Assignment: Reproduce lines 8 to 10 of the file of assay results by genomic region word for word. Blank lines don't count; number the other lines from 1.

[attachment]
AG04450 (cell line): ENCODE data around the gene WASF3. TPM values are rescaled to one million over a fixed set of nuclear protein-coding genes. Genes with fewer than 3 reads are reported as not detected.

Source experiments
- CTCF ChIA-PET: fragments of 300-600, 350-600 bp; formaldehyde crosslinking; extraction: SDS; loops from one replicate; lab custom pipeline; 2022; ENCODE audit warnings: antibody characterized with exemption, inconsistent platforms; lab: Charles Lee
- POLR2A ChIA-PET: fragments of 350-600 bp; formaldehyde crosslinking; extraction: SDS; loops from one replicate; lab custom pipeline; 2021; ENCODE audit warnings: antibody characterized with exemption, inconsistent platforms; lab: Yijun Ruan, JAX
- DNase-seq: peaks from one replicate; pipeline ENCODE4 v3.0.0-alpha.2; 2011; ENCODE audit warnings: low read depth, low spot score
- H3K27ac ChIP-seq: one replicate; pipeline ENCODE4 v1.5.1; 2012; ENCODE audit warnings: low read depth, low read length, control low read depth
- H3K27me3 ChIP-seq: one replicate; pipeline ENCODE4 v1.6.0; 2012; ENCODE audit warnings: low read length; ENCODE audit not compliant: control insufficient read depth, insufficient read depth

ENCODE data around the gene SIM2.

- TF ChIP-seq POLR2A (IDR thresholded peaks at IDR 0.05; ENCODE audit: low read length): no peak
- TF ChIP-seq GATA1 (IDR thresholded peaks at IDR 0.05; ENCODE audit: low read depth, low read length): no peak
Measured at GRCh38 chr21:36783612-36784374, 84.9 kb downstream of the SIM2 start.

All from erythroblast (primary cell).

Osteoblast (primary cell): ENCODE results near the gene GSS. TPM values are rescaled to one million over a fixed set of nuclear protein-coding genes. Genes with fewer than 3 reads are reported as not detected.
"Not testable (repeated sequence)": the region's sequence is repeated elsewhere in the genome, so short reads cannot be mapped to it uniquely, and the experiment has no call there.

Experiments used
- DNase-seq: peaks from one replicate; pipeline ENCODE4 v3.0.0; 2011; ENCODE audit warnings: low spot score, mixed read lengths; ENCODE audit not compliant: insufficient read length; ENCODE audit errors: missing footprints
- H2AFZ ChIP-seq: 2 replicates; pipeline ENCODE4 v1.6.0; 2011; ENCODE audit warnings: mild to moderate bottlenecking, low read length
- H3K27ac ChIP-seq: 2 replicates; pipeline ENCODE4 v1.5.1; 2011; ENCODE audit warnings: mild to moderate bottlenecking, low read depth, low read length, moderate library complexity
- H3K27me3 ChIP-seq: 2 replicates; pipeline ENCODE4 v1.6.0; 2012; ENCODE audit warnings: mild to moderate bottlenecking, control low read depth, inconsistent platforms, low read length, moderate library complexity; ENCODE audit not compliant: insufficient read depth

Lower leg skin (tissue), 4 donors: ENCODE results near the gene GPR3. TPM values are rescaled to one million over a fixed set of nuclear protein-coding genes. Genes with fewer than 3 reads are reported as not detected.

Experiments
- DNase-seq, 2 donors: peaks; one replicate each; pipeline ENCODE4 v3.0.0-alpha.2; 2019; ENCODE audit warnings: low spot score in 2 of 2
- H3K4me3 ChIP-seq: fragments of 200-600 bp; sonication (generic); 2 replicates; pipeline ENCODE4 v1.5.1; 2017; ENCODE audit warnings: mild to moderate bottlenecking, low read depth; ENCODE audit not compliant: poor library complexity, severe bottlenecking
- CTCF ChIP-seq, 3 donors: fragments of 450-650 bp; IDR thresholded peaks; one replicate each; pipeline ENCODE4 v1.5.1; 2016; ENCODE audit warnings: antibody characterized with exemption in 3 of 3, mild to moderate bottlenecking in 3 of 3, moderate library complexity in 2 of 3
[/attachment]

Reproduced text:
ENCODE data around the gene SIM2.

- TF ChIP-seq POLR2A (IDR thresholded peaks at IDR 0.05; ENCODE audit: low read length): no peak
- TF ChIP-seq GATA1 (IDR thresholded peaks at IDR 0.05; ENCODE audit: low read depth, low read length): no peak